Skype Debuts Formal Channel Partner Program

Printer-friendly version Email this CRN article

Skype on Tuesday took the wraps off a long-awaited channel partner program, one that Skype hopes will bring on solution providers as both Skype integrators and Skype evangelists as the popular VoIP service furthers its business enterprise ambitions.

The goal, according to Skype, is not to resell the Skype platform through the channel -- most of Skype's services, such as Skype-to-Skype calling are free and paid services are still bought directly from Skype. Rather, Skype hopes to create a network of partners who can incorporate Skype into networking and infrastructure solutions for interested customers.

Interest in Skype by businesses, the company argues, is at an all-time high.

"The main reason we're doing this is that Skype is looking to offer more complex business solutions through things like Skype Connect and Skype Manager," said Ian Robin, director of sales and commercial development, Skype for Business, in an interview with CRN. "So we were asking ourselves, OK, where do businesses buy solutions? They buy them from the channel."

Skype has already brought onboard 20 VARs and systems integrators as part of the Skype Channel Partner Program, and it is seeking new applications to be certified on Skype through a sign-up page:

"We have had great success virally," Robin said. "But business adoption requires things you can't touch. It requires infrastructure and telecommunications equipment but it also requires partnering with the channel to provide configuration, maintenance, support, and things we can't address ourselves."

Qualified enrollees in the Skype Channel Partner Program receive sales training and marketing materials, customer tracking and reporting tools for helping customers understand and manage Skype use among their employees, and support and account management from Skype executives. In addition, partners are also allowed to brand their solutions with the Skype logo.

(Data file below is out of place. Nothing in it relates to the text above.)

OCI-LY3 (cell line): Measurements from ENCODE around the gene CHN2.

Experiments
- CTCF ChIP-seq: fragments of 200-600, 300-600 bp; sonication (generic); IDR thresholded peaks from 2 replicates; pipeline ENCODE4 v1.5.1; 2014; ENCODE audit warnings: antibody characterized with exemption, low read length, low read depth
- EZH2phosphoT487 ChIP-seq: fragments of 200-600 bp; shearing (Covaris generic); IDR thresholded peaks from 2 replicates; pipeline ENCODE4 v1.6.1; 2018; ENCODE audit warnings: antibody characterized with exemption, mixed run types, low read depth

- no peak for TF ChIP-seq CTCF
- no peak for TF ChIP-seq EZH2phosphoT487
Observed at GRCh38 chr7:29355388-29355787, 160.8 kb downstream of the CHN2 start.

"The channel is there to sell services to Skype customers," Robin explained. "We're providing everything you'd expect from a channel program to let them [VARs] go out and be able to say, we know what we're talking about, here's how Skype works and here's how you can get it into your business."

Skype has in the past year released a number of tools to help promote Skype's place in existing PBX and UC infrastructures. One, released last week, is Skype Connect 1.0 -- an updated version of what was formerly known as Skype for SIP, and allows users to connect Skype to their existing systems to make outbound and receive inbound Skype communications.

Skype Connect, which was originally launched in beta in March 2009, is certified to work with PBX and UC systems from Cisco, Avaya, ShoreTel, SIPfoundry, Siemens and Freetalk, and can connect older PBXes using gateways from VoSKY, Grandstream and AudioCodes. According to Skype, Connect boasts more than 2,400 active global users. It's managed through Skype Manager, a Web-based tool through which users can access a number of Skype support features, including realtime chat with Skype customer service representatives.


Next: The Role Of Channel Partners

Printer-friendly version Email this CRN article